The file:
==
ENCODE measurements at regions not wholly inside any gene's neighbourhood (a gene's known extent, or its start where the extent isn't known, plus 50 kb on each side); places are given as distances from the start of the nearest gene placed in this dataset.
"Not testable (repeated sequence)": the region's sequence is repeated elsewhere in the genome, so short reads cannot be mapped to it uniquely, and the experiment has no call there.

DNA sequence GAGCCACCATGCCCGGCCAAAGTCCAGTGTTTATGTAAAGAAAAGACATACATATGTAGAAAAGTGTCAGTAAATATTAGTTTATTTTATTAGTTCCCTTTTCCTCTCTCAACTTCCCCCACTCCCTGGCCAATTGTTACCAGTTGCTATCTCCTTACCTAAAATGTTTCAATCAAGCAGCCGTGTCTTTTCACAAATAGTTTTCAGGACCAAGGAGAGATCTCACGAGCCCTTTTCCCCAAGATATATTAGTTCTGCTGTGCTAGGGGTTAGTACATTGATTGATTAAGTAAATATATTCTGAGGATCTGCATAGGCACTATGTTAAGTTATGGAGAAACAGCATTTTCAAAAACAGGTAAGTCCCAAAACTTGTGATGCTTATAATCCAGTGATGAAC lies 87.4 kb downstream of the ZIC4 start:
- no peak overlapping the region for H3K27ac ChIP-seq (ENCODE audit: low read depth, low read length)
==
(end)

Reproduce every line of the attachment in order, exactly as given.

ENCODE measurements at regions not wholly inside any gene's neighbourhood (a gene's known extent, or its start where the extent isn't known, plus 50 kb on each side); places are given as distances from the start of the nearest gene placed in this dataset.
"Not testable (repeated sequence)": the region's sequence is repeated elsewhere in the genome, so short reads cannot be mapped to it uniquely, and the experiment has no call there.

DNA sequence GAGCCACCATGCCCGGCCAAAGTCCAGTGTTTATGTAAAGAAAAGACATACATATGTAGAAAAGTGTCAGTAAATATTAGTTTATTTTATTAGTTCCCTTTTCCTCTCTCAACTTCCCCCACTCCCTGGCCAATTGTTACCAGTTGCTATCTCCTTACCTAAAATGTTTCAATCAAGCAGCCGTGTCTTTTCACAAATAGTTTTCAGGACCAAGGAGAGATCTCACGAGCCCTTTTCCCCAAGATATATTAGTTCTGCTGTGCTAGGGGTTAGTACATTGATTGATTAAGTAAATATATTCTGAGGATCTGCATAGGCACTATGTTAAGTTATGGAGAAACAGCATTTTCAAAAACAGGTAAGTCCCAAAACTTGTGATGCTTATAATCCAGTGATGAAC lies 87.4 kb downstream of the ZIC4 start:
- no peak overlapping the region for H3K27ac ChIP-seq (ENCODE audit: low read depth, low read length)